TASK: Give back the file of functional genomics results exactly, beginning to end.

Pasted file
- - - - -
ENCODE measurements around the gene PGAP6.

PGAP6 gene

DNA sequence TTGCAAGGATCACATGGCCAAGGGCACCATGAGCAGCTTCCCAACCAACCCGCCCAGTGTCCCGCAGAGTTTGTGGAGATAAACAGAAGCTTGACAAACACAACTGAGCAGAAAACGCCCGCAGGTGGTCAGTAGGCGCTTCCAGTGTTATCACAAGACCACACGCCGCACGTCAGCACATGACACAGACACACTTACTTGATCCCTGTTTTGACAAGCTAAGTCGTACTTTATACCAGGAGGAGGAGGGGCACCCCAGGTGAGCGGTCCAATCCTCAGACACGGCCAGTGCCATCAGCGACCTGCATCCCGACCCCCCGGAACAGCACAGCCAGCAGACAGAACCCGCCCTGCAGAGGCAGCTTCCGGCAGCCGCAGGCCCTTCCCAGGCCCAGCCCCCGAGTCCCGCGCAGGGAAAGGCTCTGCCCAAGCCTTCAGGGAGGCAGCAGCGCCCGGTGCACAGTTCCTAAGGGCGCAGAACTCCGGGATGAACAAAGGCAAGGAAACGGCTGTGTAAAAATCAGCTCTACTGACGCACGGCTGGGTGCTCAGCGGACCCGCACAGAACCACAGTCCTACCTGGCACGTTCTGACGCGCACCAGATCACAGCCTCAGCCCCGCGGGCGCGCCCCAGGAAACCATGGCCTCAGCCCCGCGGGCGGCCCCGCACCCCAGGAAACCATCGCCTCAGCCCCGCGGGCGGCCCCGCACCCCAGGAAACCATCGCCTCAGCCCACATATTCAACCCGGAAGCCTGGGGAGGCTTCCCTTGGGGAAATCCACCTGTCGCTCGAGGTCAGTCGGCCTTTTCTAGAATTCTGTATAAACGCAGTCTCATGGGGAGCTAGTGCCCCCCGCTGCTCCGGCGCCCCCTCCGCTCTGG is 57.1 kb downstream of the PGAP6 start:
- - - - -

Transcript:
ENCODE measurements around the gene PGAP6.

PGAP6 gene

DNA sequence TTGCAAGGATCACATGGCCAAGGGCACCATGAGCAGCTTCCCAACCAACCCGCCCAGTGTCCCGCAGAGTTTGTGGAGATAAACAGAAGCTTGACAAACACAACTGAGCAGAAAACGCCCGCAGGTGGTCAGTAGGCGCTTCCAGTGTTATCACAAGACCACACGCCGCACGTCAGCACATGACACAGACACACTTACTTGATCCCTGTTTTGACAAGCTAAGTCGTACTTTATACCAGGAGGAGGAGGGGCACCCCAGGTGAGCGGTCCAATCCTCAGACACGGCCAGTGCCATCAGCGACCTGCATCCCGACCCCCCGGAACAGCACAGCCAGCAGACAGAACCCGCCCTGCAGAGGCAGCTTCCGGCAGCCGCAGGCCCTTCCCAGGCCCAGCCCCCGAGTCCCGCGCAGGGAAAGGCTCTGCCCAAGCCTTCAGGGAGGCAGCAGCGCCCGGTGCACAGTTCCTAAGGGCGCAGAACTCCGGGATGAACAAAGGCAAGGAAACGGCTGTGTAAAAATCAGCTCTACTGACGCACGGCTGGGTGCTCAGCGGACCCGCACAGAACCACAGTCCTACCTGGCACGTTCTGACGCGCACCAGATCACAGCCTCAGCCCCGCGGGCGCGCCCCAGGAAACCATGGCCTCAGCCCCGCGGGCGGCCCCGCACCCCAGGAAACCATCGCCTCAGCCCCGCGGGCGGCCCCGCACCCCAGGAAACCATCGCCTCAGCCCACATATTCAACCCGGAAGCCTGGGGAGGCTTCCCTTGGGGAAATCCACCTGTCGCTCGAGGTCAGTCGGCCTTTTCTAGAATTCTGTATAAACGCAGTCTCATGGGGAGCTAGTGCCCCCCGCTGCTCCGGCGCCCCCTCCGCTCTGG is 57.1 kb downstream of the PGAP6 start: